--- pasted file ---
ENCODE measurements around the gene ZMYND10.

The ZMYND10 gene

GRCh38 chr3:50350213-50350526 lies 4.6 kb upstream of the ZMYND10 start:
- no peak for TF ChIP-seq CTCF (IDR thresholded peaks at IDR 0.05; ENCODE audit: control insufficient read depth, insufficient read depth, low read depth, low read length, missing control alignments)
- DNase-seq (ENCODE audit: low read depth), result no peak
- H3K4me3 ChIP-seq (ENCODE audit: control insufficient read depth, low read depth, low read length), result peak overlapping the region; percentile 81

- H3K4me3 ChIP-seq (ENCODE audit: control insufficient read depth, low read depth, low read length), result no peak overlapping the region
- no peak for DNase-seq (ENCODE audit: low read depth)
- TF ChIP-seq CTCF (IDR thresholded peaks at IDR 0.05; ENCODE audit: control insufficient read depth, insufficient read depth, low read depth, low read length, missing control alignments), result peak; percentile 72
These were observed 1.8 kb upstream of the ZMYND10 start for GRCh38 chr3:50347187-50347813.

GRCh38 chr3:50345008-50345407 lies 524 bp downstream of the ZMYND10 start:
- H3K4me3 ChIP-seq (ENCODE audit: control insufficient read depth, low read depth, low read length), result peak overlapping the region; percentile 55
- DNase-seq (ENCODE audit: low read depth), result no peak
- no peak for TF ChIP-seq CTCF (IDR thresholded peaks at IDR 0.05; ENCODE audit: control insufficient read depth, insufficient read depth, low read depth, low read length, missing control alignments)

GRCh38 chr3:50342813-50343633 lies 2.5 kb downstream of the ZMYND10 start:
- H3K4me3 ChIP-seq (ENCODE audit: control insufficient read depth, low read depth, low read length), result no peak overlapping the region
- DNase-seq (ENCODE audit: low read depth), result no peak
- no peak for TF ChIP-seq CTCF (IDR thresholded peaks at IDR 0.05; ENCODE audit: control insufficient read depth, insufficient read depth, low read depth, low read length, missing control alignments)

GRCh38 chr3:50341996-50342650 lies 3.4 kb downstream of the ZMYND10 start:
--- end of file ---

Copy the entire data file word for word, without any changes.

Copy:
ENCODE measurements around the gene ZMYND10.

The ZMYND10 gene

GRCh38 chr3:50350213-50350526 lies 4.6 kb upstream of the ZMYND10 start:
- no peak for TF ChIP-seq CTCF (IDR thresholded peaks at IDR 0.05; ENCODE audit: control insufficient read depth, insufficient read depth, low read depth, low read length, missing control alignments)
- DNase-seq (ENCODE audit: low read depth), result no peak
- H3K4me3 ChIP-seq (ENCODE audit: control insufficient read depth, low read depth, low read length), result peak overlapping the region; percentile 81

- H3K4me3 ChIP-seq (ENCODE audit: control insufficient read depth, low read depth, low read length), result no peak overlapping the region
- no peak for DNase-seq (ENCODE audit: low read depth)
- TF ChIP-seq CTCF (IDR thresholded peaks at IDR 0.05; ENCODE audit: control insufficient read depth, insufficient read depth, low read depth, low read length, missing control alignments), result peak; percentile 72
These were observed 1.8 kb upstream of the ZMYND10 start for GRCh38 chr3:50347187-50347813.

GRCh38 chr3:50345008-50345407 lies 524 bp downstream of the ZMYND10 start:
- H3K4me3 ChIP-seq (ENCODE audit: control insufficient read depth, low read depth, low read length), result peak overlapping the region; percentile 55
- DNase-seq (ENCODE audit: low read depth), result no peak
- no peak for TF ChIP-seq CTCF (IDR thresholded peaks at IDR 0.05; ENCODE audit: control insufficient read depth, insufficient read depth, low read depth, low read length, missing control alignments)

GRCh38 chr3:50342813-50343633 lies 2.5 kb downstream of the ZMYND10 start:
- H3K4me3 ChIP-seq (ENCODE audit: control insufficient read depth, low read depth, low read length), result no peak overlapping the region
- DNase-seq (ENCODE audit: low read depth), result no peak
- no peak for TF ChIP-seq CTCF (IDR thresholded peaks at IDR 0.05; ENCODE audit: control insufficient read depth, insufficient read depth, low read depth, low read length, missing control alignments)

GRCh38 chr3:50341996-50342650 lies 3.4 kb downstream of the ZMYND10 start: